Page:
L’Espalier is one of my favorite restaurants in Boston and the first restaurant I reviewed when I started this blog. The original review was more general and covered several visits and menus; this review is specific to the Mardi Gras Dinner I attended recently.
The dinner was held in a private dining room, which was decked out in the traditional colors of purple, green, and gold. The tables were decorated with colorful centerpieces, beads, and masks. There was a live jazz trio set up in the center of the room who played throughout the evening. The dinner included four courses plus hors d’oeurves and one cocktail, and while the overall experience was more festive and casual than any meal I’ve had at L’Espalier they maintained the standard of service and quality they’re known for.
The dinner started with a trio of bite sized hors d’oeurves: a lobster beignet, hush puppy, and a corn fritter. They were all good but the hush puppy was my favorite; it sweet with a hint of cinnamon, while the other two were more savory. They were small enough to eat in one or two bites and left you wanting just a little more (it seemed by design).
The first course was a New Orleans Barbecue Shrimp. These were baby shrimp in a spicy BBQ sauce, served over a thin slice of toasted bread and topped with mixed greens. Servers also came around with breadbaskets during this course, and options included homemade corn bread and a biscuit. Both were surprisingly light, and the biscuit tasted even better dipped in the BBQ.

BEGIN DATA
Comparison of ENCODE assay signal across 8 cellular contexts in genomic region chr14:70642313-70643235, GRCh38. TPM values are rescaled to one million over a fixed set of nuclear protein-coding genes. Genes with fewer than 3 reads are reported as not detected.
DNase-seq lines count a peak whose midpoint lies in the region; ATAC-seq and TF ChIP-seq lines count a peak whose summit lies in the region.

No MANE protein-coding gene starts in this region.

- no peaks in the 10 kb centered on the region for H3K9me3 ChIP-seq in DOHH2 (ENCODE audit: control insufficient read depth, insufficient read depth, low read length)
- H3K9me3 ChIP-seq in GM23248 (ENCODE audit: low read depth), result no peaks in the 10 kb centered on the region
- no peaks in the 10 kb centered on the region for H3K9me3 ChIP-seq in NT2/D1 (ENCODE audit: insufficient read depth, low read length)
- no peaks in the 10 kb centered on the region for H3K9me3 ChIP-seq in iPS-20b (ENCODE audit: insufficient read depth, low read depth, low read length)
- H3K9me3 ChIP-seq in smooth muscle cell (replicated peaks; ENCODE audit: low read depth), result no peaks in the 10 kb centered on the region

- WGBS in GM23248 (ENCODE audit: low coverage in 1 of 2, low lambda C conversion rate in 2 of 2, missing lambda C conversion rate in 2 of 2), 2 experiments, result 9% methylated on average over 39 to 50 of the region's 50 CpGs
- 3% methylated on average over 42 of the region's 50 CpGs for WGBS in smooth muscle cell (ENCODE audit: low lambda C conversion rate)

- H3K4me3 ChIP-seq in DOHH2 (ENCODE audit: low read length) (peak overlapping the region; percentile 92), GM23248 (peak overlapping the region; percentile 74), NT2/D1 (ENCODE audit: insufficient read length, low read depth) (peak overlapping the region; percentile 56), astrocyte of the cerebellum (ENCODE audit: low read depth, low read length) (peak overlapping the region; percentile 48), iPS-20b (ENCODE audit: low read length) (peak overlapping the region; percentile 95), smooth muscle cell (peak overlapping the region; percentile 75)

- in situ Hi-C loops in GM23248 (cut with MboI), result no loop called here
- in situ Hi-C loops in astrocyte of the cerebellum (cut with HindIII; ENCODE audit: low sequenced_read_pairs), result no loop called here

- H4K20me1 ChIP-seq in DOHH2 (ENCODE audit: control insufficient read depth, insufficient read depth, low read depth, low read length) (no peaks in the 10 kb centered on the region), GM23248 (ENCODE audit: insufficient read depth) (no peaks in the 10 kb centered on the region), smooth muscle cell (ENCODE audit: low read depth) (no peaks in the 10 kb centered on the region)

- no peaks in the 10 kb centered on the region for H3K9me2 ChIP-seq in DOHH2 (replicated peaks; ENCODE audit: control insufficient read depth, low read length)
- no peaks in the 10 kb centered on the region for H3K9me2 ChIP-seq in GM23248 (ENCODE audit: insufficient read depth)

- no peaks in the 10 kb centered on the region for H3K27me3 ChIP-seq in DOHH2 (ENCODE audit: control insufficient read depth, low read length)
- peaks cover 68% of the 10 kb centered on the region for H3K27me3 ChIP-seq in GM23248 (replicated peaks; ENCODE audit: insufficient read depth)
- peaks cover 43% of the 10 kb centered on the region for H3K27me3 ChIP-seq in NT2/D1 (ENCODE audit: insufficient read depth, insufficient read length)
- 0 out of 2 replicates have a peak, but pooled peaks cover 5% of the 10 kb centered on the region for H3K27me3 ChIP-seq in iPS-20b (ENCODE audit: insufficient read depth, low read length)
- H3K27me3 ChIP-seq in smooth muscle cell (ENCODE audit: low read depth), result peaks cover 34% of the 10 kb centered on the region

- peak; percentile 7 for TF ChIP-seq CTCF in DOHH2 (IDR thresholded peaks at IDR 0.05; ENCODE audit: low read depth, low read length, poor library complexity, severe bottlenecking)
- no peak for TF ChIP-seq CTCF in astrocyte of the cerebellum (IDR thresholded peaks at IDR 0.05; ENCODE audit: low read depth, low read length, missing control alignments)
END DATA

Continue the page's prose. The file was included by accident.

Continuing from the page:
Next was a craw fish etouffé with steamed jasmine rice. This came out in two stages: first, the servers brought over bowls of rice with a whole craw fish in the shell, and then came back to pour broth over the whole thing. The broth was spicy and filled with even more chunks of craw fish. I love craw fish but have only tried tails before, eating one whole reminded me more of lobster. This course was my favorite, and seemed like the most authentic New Orleans style dish.
The final and main dinner course was Cochon de Lait, a whole roasted pig with cornbread and smoked oyster dressing. Frank McClelland himself came out to carve the pork in the center of the room. This course came with pork two ways, a slice from the whole roast and a slice of what tasted like a roulade or ballotine. Both were cooked perfectly, and were served with collard greens and a stuffed red pepper.
Dessert was a king cake, and possibly the largest slice of cake I’ve ever had. It was a cinnamon cake topped with a light icing and Mardi Gras colored sugars. It was extremely light and despite being full from the previous courses, I was able to eat about half my slice.
Overall the dinner was delicious and a lot of fun. It was different from the usual L’Espalier experience and made me want to go back and try some of their other events.